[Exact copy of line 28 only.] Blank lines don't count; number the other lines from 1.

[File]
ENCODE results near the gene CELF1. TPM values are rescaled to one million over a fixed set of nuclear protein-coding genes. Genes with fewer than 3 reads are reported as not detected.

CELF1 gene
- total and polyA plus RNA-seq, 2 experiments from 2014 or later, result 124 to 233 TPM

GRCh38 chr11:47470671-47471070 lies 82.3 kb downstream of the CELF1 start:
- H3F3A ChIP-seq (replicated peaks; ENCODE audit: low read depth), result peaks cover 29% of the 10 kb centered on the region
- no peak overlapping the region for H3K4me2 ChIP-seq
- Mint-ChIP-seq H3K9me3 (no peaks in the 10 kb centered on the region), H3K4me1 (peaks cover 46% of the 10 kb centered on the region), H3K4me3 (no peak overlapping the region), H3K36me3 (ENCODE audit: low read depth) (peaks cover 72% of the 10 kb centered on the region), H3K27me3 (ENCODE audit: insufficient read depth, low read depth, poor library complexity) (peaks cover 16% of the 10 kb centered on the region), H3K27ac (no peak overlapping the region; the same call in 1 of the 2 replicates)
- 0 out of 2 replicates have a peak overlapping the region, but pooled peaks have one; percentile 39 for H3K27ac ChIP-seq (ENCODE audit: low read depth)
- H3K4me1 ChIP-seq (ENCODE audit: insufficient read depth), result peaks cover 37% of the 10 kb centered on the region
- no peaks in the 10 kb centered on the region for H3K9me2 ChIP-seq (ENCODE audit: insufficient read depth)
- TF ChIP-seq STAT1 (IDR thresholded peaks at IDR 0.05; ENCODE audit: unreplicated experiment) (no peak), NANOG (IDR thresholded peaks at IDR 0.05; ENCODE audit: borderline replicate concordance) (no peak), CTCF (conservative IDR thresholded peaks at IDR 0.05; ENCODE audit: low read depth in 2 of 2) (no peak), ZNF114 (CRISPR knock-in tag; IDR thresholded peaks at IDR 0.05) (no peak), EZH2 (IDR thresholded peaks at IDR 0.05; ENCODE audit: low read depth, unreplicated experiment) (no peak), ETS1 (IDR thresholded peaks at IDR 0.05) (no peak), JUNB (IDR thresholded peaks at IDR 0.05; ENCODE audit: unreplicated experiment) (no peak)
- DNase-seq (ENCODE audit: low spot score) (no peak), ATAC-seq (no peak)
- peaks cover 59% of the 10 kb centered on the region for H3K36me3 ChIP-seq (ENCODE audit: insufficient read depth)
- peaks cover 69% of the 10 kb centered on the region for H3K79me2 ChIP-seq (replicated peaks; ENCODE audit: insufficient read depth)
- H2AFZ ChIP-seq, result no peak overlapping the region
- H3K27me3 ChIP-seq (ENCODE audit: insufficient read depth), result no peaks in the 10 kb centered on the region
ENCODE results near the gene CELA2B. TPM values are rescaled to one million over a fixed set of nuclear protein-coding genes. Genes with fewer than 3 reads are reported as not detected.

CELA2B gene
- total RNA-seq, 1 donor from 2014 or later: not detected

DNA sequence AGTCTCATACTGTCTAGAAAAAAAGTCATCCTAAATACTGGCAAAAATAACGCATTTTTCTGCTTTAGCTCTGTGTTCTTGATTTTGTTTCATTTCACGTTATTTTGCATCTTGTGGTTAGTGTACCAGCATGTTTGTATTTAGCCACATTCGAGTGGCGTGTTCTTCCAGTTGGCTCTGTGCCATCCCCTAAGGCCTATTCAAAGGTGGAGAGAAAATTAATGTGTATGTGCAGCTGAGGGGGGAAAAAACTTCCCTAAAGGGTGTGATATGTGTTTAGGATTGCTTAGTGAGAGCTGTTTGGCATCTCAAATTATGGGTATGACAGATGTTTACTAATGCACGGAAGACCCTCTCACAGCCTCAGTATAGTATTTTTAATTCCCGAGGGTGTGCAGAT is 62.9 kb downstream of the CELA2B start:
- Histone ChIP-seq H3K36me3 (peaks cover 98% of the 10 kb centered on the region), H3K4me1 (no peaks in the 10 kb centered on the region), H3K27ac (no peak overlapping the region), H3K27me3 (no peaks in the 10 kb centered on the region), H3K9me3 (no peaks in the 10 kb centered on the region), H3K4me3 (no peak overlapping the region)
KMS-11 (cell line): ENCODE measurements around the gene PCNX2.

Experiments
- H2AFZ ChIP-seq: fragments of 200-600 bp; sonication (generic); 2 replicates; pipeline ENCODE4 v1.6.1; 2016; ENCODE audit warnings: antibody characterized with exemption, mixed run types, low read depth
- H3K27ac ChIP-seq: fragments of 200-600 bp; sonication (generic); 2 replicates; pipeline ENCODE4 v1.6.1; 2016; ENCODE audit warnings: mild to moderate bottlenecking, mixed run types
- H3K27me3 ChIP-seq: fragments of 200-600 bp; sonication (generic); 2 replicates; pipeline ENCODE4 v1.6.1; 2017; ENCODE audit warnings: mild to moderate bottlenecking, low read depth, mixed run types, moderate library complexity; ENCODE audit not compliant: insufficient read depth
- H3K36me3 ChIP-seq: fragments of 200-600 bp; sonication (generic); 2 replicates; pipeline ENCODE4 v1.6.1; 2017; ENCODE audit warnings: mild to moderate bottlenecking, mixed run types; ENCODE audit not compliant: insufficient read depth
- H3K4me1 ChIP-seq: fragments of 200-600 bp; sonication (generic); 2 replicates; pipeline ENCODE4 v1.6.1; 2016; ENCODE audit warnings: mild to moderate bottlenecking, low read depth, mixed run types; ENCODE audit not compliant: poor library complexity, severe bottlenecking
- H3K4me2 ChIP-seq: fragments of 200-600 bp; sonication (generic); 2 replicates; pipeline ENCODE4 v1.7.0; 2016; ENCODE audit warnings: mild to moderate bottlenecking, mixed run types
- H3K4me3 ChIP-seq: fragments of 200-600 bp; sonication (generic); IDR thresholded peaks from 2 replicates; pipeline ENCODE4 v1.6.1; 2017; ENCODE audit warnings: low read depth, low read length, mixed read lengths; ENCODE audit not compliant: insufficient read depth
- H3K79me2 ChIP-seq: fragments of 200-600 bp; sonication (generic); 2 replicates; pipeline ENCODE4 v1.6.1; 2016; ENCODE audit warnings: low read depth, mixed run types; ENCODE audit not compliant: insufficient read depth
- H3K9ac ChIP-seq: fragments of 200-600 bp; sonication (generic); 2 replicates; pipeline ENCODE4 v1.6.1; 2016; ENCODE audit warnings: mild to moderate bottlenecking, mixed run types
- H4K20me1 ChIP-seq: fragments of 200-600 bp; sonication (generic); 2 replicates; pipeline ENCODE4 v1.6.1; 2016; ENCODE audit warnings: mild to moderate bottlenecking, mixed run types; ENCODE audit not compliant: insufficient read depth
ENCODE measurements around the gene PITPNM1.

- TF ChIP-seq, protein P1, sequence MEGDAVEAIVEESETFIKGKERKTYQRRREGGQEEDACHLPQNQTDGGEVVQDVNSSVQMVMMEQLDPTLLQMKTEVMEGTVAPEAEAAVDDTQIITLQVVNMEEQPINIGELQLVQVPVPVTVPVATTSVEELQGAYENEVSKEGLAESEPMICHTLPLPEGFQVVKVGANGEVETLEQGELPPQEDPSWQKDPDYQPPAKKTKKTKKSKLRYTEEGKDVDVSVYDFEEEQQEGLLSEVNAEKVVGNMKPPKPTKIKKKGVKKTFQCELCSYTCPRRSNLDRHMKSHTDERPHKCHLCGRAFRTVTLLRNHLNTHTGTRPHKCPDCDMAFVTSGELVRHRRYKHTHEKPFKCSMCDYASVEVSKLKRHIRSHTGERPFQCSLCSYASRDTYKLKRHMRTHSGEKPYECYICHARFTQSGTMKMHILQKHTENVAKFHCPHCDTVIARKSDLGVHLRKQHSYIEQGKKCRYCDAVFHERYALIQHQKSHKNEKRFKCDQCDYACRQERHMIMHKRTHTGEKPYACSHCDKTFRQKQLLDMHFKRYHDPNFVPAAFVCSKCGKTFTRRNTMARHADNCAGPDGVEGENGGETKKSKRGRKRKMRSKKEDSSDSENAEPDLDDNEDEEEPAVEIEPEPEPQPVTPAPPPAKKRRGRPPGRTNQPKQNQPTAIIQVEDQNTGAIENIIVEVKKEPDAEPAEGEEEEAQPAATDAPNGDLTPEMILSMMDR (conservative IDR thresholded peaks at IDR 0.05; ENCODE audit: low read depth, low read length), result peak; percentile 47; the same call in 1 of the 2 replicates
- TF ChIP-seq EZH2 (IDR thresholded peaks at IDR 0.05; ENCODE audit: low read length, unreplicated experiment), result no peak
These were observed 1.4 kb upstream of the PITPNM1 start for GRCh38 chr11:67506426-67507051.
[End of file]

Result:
- H3K4me1 ChIP-seq: fragments of 200-600 bp; sonication (generic); 2 replicates; pipeline ENCODE4 v1.6.1; 2016; ENCODE audit warnings: mild to moderate bottlenecking, low read depth, mixed run types; ENCODE audit not compliant: poor library complexity, severe bottlenecking